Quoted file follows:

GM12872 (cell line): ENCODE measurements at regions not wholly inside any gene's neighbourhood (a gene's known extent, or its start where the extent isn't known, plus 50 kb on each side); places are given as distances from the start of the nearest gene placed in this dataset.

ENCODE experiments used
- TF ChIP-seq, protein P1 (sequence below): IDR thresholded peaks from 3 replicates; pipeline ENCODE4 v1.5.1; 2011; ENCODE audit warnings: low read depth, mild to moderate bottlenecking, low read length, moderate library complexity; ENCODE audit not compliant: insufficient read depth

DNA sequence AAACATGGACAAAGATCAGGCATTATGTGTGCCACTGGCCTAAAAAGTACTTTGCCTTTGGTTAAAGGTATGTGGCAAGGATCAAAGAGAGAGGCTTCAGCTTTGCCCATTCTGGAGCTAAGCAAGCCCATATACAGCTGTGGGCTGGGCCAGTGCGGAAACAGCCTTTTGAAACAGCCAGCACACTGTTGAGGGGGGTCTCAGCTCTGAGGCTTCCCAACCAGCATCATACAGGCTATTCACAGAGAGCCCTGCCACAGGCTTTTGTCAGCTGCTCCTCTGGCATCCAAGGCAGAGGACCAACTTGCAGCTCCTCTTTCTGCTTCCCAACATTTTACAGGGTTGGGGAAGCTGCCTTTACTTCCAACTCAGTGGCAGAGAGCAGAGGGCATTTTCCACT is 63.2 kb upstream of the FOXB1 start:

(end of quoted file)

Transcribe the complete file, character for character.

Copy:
GM12872 (cell line): ENCODE measurements at regions not wholly inside any gene's neighbourhood (a gene's known extent, or its start where the extent isn't known, plus 50 kb on each side); places are given as distances from the start of the nearest gene placed in this dataset.

ENCODE experiments used
- TF ChIP-seq, protein P1 (sequence below): IDR thresholded peaks from 3 replicates; pipeline ENCODE4 v1.5.1; 2011; ENCODE audit warnings: low read depth, mild to moderate bottlenecking, low read length, moderate library complexity; ENCODE audit not compliant: insufficient read depth

DNA sequence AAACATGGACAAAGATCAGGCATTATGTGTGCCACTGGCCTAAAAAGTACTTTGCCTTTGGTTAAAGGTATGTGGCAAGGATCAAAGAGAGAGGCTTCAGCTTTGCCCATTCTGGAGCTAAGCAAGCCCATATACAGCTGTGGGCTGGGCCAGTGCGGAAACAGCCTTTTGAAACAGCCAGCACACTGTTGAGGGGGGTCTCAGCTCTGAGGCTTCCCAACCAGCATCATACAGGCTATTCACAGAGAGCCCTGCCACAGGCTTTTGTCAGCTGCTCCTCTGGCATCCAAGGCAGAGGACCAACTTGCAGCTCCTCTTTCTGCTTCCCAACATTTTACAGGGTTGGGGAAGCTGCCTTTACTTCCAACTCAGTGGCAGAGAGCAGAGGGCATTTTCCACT is 63.2 kb upstream of the FOXB1 start: